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  • Washington Highlights

    Senate Appropriators Approve FY24 Labor-HHS Bill

    Tannaz Rasouli, Sr. Director, Public Policy & Strategic Outreach
    Katherine Cruz, Legislative Analyst
    For Media Inquiries

    On July 27, the Senate Appropriations Committee approved, 26-2, its bipartisan fiscal year (FY) 2024 Labor, Health and Human Services, Education, and Related Agencies (Labor-HHS) spending bill (S. 2624) and accompanying report (S. Rept. 118-84). The bill would maintain or modestly increase funding for the National Institutes of Health (NIH), health workforce programs, and public health programs. The AAMC issued a statement commending the committee’s bipartisan approach in light of limited budget allocations and their commitment “to avoid problematic policy provisions that would impose arbitrary restrictions on efforts to advance research, education, public health, and health care.” 

    Specifically, for NIH, the bill would provide $47.7 billion, including $678 million in emergency funding to restore a scheduled reduction in funding from the 21st Century Cures Act. The total funding level would represent a net increase of $265 million (0.6%) over the comparable FY 2023 funding level, a stark contrast to the cuts proposed by the House Labor-HHS-Education Appropriations Subcommittee [refer to Washington Highlights, July 14]. Additionally, the bill would provide $1.5 billion in new funding to the Advanced Research Projects Agency for Health, as in FY 2023.    

    The report detailed increases for the National Health Service Corps (NHSC) and a few of the Health Resources and Services Administration (HRSA) Title VII and VII programs and, but overall flat funding for most of the HRSA workforce programs, including the Children’s Hospitals Graduate Medical Education program. During the markup, the committee adopted various amendments, including an amendment from Sen. Jack Reed (D-R.I.) that would allow HRSA to ensure “that no State has fewer than five [NHSC] awardees in fiscal year 2024.” The bill also would provide $370.5 million for the Agency for Healthcare Research and Quality, a $3 million (0.8 percent) cut below FY 2023, and effectively maintain the program level for the Centers for Disease Control and Prevention at the FY 2023 total of $9.2 billion, among other investments.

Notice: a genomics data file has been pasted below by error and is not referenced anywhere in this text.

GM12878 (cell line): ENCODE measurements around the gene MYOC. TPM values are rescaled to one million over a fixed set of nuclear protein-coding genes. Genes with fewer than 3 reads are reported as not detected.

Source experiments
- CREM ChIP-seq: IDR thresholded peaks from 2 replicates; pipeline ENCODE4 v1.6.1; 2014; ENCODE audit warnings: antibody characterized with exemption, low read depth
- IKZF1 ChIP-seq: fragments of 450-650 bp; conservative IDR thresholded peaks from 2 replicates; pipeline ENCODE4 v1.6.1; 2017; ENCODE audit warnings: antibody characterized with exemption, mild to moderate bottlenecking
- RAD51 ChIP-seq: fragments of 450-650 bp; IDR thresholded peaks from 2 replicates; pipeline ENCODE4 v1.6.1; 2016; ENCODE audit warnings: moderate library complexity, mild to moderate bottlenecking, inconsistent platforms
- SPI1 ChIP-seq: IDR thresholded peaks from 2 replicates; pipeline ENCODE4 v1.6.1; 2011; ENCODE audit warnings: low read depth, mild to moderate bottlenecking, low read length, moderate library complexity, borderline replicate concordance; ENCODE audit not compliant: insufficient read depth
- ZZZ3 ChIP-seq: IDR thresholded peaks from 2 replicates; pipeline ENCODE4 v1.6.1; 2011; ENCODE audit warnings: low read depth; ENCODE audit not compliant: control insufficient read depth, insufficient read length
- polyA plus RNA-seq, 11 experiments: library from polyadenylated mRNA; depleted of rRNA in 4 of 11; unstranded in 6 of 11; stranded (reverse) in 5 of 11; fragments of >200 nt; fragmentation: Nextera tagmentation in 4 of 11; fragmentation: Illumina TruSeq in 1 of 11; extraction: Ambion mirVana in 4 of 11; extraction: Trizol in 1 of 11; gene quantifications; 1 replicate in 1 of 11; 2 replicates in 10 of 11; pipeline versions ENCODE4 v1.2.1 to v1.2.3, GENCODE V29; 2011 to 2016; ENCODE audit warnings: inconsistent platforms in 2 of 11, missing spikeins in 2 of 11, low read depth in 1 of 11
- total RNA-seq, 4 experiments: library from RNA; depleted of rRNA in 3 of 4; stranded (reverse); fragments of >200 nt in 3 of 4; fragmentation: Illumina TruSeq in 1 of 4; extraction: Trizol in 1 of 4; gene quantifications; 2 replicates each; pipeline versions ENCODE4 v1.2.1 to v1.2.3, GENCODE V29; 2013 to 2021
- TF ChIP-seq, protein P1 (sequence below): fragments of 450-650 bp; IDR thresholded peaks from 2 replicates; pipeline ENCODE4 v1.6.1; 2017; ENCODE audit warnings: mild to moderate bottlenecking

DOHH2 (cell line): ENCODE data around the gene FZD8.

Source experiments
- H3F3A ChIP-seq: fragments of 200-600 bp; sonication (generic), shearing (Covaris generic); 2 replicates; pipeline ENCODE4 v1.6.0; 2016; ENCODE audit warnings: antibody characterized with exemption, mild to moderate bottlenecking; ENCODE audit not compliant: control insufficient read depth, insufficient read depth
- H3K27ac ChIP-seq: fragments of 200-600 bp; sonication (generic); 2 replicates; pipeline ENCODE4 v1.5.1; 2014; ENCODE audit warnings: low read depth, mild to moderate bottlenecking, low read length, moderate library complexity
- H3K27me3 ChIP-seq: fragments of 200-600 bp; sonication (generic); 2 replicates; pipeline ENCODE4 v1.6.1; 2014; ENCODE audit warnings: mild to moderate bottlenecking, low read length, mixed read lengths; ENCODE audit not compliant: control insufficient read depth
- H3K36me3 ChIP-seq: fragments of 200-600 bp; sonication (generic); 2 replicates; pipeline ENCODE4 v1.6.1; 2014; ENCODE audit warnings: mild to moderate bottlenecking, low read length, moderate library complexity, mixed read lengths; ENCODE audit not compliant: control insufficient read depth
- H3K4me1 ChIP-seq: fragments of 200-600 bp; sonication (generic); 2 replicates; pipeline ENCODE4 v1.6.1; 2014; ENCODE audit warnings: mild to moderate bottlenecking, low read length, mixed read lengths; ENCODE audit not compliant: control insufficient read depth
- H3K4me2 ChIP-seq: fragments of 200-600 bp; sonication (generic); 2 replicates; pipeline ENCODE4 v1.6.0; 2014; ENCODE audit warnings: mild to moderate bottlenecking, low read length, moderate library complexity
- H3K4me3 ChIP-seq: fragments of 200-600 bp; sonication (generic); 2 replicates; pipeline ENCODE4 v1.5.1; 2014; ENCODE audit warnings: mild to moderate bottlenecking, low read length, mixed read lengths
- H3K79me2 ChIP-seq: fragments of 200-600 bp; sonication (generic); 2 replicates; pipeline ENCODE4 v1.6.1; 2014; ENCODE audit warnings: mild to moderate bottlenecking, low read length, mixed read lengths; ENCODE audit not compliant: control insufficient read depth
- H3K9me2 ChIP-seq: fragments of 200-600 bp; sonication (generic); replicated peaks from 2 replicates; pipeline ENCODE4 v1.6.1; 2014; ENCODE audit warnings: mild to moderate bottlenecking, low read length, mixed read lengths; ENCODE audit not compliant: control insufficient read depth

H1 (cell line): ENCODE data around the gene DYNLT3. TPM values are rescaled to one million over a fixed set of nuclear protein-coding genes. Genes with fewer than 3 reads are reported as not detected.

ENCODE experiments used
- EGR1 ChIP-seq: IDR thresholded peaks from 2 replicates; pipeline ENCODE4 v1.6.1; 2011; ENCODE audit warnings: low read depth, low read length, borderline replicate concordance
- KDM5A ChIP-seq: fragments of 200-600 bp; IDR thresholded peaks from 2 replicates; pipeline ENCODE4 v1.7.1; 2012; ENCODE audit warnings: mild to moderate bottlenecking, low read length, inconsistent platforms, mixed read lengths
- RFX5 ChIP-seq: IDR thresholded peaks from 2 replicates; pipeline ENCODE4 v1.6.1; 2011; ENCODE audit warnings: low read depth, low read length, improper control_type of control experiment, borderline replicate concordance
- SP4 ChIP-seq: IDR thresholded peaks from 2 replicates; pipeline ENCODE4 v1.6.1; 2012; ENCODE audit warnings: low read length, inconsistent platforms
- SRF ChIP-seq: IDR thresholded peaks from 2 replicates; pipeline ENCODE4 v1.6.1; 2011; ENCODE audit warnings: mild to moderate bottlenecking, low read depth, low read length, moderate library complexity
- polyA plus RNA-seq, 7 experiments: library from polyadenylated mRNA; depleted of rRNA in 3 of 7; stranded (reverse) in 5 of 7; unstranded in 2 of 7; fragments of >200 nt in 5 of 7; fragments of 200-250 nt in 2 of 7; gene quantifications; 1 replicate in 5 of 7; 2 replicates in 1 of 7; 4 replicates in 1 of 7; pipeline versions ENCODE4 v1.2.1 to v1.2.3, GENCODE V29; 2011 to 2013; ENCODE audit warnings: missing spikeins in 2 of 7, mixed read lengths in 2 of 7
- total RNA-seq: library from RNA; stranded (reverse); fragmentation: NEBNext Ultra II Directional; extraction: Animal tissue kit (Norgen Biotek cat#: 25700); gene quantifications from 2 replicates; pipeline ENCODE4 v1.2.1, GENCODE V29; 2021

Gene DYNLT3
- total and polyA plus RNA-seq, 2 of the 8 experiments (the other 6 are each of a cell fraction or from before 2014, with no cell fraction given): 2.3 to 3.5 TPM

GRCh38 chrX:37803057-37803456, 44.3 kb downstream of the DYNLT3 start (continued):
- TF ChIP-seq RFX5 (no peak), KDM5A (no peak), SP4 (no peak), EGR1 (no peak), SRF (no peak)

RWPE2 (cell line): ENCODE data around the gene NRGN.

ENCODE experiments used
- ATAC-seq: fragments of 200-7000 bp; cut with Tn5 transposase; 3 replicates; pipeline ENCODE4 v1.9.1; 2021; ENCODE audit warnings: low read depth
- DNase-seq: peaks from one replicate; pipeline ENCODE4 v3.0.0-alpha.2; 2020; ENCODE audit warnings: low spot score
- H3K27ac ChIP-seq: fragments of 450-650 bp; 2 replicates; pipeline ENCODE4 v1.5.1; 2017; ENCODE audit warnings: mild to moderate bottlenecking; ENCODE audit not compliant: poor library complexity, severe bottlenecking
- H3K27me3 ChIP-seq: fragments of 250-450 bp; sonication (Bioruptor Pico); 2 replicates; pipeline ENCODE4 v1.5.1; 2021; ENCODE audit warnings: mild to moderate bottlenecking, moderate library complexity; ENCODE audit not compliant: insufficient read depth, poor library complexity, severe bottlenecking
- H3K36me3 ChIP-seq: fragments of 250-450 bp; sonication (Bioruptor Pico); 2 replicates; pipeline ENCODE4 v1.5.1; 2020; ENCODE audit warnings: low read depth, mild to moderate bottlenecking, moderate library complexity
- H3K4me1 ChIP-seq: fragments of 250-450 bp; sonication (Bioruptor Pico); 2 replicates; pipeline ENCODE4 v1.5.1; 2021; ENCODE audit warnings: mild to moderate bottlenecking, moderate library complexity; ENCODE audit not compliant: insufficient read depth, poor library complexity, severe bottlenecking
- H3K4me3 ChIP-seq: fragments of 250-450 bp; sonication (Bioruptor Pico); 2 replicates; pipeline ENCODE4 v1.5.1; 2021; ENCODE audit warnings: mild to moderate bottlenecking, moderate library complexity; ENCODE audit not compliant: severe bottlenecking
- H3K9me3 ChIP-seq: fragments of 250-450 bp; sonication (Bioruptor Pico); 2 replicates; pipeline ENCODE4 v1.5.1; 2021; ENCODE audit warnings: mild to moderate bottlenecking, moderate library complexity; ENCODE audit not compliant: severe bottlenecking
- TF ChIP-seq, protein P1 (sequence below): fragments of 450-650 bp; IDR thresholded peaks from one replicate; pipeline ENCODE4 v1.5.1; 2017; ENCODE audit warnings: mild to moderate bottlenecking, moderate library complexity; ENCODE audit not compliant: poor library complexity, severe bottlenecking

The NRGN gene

Following the mark-up, Senate Appropriations Chair Patty Murray (D-Wash.) and Ranking Member Susan Collins (R-Maine) issued a joint statement noting the committee’s passage of all twelve bipartisan appropriations bills before the August recess. The House Appropriations Committee has not announced plans to consider its version of the FY 2024 spending bill.